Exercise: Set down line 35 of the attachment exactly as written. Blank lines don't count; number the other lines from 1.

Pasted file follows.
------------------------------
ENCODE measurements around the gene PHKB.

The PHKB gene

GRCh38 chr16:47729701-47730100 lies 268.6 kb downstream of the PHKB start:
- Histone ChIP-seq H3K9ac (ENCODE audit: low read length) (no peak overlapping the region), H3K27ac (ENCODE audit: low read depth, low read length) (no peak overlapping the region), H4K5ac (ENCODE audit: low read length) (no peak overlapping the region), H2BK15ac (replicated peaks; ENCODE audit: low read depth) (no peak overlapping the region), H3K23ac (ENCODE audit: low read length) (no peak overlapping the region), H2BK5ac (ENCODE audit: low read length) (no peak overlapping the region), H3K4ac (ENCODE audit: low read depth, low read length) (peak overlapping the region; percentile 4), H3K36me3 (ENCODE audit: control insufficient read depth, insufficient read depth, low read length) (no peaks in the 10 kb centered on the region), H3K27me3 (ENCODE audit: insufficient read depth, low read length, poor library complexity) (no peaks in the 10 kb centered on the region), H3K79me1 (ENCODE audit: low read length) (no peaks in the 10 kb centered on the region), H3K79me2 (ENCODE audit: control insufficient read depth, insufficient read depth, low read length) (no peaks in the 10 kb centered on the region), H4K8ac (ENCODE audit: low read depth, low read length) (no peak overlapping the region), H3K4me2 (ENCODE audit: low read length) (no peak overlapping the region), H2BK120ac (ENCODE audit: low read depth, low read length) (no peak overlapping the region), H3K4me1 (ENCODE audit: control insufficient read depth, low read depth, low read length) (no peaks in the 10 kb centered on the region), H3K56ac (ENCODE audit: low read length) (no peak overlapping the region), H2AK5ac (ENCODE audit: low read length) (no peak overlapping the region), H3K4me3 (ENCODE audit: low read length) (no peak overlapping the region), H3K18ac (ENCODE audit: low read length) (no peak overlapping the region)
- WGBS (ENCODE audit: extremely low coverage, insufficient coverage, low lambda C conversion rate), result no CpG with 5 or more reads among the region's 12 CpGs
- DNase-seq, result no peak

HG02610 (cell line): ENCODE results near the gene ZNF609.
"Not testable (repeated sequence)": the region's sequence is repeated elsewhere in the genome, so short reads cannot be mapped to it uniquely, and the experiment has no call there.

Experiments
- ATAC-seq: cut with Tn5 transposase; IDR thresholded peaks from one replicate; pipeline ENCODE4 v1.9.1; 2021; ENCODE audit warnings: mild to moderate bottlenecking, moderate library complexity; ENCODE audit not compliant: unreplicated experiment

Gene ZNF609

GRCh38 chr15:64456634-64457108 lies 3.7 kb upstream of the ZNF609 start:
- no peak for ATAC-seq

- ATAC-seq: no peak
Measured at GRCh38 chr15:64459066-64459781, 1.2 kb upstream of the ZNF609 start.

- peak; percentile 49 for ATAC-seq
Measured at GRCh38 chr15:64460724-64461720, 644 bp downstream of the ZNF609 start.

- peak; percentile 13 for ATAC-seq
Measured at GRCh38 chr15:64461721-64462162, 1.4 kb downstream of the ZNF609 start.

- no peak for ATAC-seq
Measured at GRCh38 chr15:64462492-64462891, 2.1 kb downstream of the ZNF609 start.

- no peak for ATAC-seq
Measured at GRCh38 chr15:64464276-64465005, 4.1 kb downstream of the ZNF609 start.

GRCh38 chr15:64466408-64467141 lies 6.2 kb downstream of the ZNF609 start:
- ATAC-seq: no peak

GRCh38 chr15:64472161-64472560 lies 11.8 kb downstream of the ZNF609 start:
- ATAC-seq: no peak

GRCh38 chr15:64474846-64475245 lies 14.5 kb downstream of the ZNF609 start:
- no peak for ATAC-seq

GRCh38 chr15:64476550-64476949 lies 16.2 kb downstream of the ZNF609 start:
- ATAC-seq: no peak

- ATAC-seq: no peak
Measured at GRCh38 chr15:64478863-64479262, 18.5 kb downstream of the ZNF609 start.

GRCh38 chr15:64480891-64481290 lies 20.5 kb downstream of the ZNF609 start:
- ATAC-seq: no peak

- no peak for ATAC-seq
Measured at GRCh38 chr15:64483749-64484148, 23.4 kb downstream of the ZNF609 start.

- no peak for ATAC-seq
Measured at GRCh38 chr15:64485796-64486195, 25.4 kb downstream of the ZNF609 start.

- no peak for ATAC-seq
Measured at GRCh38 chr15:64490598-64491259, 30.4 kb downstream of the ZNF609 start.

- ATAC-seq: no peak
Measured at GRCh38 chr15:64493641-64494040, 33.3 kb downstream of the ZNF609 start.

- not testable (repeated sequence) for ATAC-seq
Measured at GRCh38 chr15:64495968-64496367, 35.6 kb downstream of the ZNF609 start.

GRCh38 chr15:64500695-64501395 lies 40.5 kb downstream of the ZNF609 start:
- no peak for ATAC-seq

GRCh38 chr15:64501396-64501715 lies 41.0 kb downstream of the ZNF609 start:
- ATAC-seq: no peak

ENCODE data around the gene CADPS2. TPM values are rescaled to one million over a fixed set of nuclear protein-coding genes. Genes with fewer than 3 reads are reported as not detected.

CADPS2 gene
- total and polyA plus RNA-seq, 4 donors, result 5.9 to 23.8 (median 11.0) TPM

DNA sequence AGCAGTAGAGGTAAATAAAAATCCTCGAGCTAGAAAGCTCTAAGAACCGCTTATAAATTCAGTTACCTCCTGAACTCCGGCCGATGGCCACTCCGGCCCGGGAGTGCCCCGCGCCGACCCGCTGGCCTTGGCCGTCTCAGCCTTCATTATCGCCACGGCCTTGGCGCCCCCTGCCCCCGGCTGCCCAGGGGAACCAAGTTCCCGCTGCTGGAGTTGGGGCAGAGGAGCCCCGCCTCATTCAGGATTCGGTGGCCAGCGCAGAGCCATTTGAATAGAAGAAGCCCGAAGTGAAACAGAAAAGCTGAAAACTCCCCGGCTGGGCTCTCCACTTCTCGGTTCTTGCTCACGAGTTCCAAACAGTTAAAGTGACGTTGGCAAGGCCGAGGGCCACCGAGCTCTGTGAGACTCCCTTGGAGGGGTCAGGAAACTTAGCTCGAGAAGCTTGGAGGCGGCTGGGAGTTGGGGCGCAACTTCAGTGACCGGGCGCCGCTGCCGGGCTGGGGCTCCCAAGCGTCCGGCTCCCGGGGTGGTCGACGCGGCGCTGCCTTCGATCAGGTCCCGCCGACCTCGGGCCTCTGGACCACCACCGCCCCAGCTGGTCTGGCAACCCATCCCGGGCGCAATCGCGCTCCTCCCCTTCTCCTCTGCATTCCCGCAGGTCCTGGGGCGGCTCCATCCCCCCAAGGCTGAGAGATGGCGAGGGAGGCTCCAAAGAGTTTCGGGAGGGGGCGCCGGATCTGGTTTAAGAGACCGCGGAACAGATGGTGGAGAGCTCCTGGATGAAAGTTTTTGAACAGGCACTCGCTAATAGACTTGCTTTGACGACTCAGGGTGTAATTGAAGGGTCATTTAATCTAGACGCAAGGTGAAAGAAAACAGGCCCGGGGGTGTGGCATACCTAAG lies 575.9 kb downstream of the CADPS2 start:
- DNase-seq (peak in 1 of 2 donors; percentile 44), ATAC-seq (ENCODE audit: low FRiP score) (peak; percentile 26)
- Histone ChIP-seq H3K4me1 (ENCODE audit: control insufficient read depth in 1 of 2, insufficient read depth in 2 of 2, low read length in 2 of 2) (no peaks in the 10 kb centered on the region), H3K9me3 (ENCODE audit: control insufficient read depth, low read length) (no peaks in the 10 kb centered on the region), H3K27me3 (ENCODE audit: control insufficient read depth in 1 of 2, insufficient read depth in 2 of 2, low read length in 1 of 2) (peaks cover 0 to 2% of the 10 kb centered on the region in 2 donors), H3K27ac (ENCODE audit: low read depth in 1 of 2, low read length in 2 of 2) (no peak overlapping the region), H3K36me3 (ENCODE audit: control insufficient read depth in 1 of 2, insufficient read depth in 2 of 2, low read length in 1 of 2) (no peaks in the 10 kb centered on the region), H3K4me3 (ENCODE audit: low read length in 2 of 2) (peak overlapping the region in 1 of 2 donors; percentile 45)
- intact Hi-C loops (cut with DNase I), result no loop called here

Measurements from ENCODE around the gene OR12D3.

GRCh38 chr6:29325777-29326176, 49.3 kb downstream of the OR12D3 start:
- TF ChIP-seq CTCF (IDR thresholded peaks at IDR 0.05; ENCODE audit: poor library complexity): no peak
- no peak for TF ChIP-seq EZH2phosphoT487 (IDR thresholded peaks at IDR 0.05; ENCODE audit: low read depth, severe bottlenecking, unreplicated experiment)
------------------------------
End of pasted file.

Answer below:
- ATAC-seq: no peak